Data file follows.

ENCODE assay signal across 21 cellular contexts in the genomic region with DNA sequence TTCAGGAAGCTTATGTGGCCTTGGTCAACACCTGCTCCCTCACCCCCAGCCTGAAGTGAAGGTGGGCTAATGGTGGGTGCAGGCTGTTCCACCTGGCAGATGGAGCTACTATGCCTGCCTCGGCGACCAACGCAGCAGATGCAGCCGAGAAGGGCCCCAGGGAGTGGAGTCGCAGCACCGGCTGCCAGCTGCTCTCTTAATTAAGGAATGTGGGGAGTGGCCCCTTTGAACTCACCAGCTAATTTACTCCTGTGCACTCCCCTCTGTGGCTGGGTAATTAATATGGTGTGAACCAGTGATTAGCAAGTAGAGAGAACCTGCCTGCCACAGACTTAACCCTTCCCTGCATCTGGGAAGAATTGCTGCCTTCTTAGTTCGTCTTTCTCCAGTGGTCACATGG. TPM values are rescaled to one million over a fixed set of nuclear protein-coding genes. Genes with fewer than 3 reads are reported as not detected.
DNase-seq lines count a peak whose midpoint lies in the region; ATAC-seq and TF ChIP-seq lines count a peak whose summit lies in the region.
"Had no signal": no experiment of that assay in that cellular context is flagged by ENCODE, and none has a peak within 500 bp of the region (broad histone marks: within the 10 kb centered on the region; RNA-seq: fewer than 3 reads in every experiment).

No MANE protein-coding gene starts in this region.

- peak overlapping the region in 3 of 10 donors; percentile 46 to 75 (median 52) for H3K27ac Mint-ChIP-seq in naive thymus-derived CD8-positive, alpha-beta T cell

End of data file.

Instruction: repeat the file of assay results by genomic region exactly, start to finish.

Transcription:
ENCODE assay signal across 21 cellular contexts in the genomic region with DNA sequence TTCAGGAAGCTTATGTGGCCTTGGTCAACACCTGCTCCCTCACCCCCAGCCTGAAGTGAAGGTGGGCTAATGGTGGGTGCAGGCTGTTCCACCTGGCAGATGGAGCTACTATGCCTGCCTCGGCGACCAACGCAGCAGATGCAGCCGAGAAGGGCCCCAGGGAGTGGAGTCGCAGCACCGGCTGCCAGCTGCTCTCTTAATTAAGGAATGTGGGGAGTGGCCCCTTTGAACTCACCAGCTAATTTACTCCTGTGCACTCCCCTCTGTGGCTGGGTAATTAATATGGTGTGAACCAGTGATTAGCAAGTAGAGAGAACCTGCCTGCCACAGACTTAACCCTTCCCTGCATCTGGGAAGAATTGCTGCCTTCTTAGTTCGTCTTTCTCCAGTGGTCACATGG. TPM values are rescaled to one million over a fixed set of nuclear protein-coding genes. Genes with fewer than 3 reads are reported as not detected.
DNase-seq lines count a peak whose midpoint lies in the region; ATAC-seq and TF ChIP-seq lines count a peak whose summit lies in the region.
"Had no signal": no experiment of that assay in that cellular context is flagged by ENCODE, and none has a peak within 500 bp of the region (broad histone marks: within the 10 kb centered on the region; RNA-seq: fewer than 3 reads in every experiment).

No MANE protein-coding gene starts in this region.

- peak overlapping the region in 3 of 10 donors; percentile 46 to 75 (median 52) for H3K27ac Mint-ChIP-seq in naive thymus-derived CD8-positive, alpha-beta T cell